Jumping into Height Changes for All Dogs in Agility?

Small but mighty – 9 1/2″ Shelby winning in the 12″ class in 1998 at the age of 10 years old.

When I think back on to my first years in agility with my Jack Russell Terrier “Shelby,”  it makes me happy to see where agility has come. Shelby competed almost exclusively in USDAA where at only 9 1/2″ tall she had to climb a 6′ 3″ A Frame, manoeuvre over contacts with 1″ slats (including the seesaw) which made them almost seem like cavalettis to a dog her size and she had to jump 12″ jumps . . . but wait here in 2013 she would still have to jump 12″ in USDAA (not in AAC, or CKC, or AKC or I am sure many other venues).

I applaud USDAA for taking the initiative for changing their jump heights but, why not add a Championship 8 or 10″ class for those little dogs?

The new jump heights in USDAA are now:

12″ for those dogs 12″ tall and under

14″ for those dogs 14″ tall and under

16″ for those dogs 16″ tall and under

18″ for those dogs 17 1/2″ and under

22″ for those dogs 21″ and under

and 26″ for all dogs over 21″ tall.

So that leaves us with the little dogs like Shelby still having to jump 12″ or be regulated to the “performance” classes because they are not really “Championship quality” dogs. Ouch.

Even though I haven’t been in the 12″ class for a while, I will always feel like a “small dog handler” at heart and am disappointed in USDAA for not standing up for the little guys. Yes, there are less “paying customers” in this tiny little jump class but fair and equal treatment should be available to all dogs of all sizes.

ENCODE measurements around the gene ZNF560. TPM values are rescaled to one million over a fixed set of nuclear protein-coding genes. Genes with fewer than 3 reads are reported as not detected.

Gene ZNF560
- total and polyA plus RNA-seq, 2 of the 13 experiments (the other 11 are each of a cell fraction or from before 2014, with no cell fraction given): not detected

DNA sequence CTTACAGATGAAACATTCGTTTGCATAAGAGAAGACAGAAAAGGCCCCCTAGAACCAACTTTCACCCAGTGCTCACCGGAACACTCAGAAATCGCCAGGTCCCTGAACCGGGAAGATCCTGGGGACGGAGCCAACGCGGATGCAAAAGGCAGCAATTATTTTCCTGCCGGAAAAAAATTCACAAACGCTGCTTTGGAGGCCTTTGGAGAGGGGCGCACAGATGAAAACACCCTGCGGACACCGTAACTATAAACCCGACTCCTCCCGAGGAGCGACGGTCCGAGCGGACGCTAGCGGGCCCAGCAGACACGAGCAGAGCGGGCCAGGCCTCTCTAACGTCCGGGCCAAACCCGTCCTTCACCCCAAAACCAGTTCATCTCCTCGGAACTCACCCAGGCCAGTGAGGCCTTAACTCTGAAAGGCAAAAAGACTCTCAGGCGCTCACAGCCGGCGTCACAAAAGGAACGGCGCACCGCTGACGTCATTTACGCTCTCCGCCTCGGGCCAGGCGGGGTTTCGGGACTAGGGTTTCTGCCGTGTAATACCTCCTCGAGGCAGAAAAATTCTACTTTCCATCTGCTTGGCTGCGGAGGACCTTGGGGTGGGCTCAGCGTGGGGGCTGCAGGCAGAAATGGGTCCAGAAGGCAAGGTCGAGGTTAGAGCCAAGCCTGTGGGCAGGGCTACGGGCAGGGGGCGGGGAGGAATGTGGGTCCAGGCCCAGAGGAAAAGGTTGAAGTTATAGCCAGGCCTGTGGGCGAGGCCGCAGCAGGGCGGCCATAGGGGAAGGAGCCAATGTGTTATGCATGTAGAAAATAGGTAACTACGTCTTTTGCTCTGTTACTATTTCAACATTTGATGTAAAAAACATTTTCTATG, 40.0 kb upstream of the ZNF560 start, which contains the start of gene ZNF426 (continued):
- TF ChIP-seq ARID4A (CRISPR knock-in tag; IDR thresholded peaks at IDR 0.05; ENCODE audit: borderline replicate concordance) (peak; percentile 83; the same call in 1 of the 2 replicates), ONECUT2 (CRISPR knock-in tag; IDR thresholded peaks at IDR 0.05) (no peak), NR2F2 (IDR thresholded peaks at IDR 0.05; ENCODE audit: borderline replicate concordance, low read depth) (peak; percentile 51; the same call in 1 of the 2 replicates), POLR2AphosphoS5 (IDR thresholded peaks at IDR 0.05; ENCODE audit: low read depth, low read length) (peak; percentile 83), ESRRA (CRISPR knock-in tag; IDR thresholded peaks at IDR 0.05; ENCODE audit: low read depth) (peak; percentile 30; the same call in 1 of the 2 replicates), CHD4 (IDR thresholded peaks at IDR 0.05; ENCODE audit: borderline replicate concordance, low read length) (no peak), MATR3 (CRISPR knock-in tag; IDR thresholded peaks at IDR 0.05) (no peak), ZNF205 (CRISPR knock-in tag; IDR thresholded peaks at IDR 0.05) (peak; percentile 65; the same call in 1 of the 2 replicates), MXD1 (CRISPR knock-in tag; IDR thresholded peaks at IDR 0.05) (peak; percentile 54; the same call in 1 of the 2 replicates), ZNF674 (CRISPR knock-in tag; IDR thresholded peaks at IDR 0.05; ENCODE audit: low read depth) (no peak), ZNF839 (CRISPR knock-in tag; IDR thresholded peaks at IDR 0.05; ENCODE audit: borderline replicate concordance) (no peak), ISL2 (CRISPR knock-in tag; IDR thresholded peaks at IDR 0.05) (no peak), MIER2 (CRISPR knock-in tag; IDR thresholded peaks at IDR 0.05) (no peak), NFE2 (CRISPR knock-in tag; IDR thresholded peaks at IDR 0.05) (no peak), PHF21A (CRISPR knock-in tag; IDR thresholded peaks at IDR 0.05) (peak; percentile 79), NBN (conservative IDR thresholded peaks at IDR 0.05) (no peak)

I hope USDAA will take another look at this in their efforts to keep pace with the needs of all agility enthusiasts out there. I would love to hear your opinion about the new USDAA height classes but be sure when leaving your comments to be respectful to the effort USDAA has made; as the late coach John Wooden used to say,  “we don’t have to be disagreeable just because we disagree.”  So please let’s have some constructive positive comments that can help USDAA understand our views in a way that inspires them to keep wanting to make changes in the best interest of the dogs.

Today I am grateful to USDAA for being open to feedback and willing to make changes for the needs of their customers . . . let’s hope this is one more!

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